Entering Manni Nössing's winery

Although Nössing’s estate is Brobdingnagian in terms of wine quality, it’s pure Lilliput size-wise. Nössing owns only 5.5 hectares (13.6 acres) and rents two more, a situation common to the majority of Alto Adige wine estates, a region where individual vineyard holdings are on average so small that cooperatives rule. Nössing has been estate-bottling only since 2000, when he made the decision to do things his way, prior to which his the family sold grapes to the nearby Abbazia di Novacella. You might say Nössing has never had to look back. Over the years his outstanding wines have reaped, quite rightly, countless awards and high scores everywhere.

Today, the estate’s average annual production hovers at about 50,000 bottles a year (40,000 in 2015 because of difficult flowering and an extremely rare hail episode that wreaked havoc in July). Only 4,000 bottles a year are of Sylvaner, a sadly unfashionable grape which lately has started running the risk (perish the thought) of being replaced in the area by Riesling and even Sauvignon Blanc, neither of which is traditional to the Valle Isarco nor yield especially memorable wines here. So my hope is, given just how good Valle Isarco’s Sylvaner wines can be, that Nössing (and all his Valle Isarco colleagues, for that matter) will increase, rather than decrease, planting of Sylvaner vines and wine production in the years to come. After all, Sylvaner has been traditionally grown in the Valle Isarco for centuries, and has adapted perfectly to the area (as showcased by the many outstanding Sylvaner wines being made there), a fact that escapes most short-sighted advocates of always planting the latest “flavor grape of the month” irrespective of the quality that ends up in your glass. Just because the label on the bottle says Riesling, for example, doesn’t necessarily mean it’s going to be a memorable wine, or even a good one. Plus you can get great Riesling in many other parts of the world, while a great Sylvaner is a much harder find.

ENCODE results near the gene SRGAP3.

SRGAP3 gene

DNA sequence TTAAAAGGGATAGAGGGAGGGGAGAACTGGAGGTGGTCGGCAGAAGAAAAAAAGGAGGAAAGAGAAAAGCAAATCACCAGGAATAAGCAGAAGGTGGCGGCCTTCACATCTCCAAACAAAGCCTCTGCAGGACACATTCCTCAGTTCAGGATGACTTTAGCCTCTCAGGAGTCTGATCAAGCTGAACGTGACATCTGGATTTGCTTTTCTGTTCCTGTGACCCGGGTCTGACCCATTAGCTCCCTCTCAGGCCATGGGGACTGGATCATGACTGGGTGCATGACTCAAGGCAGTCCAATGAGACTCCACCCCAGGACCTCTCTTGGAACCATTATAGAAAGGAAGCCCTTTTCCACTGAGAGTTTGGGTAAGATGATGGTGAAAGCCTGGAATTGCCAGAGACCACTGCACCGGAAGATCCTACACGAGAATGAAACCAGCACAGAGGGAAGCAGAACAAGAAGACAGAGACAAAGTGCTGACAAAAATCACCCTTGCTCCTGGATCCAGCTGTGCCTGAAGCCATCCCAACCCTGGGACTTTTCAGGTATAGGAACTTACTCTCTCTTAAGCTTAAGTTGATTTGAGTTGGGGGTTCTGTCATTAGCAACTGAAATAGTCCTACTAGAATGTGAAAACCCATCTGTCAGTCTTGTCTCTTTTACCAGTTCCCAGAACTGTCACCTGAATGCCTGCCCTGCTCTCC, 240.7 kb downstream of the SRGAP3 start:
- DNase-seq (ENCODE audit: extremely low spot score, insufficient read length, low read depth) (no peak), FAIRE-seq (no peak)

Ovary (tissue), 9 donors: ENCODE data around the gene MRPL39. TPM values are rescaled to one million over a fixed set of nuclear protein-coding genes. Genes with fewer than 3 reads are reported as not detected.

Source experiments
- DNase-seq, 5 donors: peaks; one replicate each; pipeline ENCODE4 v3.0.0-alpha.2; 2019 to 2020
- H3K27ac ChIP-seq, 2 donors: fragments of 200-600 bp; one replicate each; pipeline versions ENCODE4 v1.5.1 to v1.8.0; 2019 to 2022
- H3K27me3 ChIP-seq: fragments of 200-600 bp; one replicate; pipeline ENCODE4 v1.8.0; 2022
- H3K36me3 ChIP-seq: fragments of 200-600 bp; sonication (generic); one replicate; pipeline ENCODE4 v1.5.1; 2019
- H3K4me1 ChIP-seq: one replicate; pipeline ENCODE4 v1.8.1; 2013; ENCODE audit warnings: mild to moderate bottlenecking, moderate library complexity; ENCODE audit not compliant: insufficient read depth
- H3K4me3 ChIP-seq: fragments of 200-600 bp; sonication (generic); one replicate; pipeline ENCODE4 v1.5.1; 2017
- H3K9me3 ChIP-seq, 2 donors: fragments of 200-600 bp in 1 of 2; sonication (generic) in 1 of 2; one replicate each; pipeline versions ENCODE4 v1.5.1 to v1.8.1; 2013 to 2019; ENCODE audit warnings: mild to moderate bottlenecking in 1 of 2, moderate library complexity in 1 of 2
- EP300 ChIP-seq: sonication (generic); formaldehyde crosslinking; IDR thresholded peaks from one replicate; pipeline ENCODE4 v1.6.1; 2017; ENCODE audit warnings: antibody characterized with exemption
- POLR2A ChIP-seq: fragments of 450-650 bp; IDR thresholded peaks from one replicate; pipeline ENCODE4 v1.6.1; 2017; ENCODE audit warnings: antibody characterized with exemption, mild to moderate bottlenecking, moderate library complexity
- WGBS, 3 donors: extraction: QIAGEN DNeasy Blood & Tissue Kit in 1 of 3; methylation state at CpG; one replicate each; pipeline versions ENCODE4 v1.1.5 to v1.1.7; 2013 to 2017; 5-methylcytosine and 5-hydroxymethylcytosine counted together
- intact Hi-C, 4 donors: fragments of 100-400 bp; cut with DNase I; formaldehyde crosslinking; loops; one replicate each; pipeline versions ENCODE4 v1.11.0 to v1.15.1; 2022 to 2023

Manni Nössing and his dog, Pablo

Viticulture & Winemaking

Nössing has no formal training in either viticulture or oenology, but has a remarkable knack for making clean crisp wines. Hence, it’s not surprising to learn that he no longer de-leafs his vineyards, all of which are Guyot-trained and have mostly southern exposures (interestingly, most other growers in the area still do de-leaf, especially those who bring in their grapes to the coops). As Nössing doesn’t like white wines with high alcohol levels, he also tends to pick somewhat earlier than everyone else (already by September’s end and in October’s first days), including other local ultra-bright Sylvaner talents like Günther Kershbaumer of the nearby Köfererhof estate.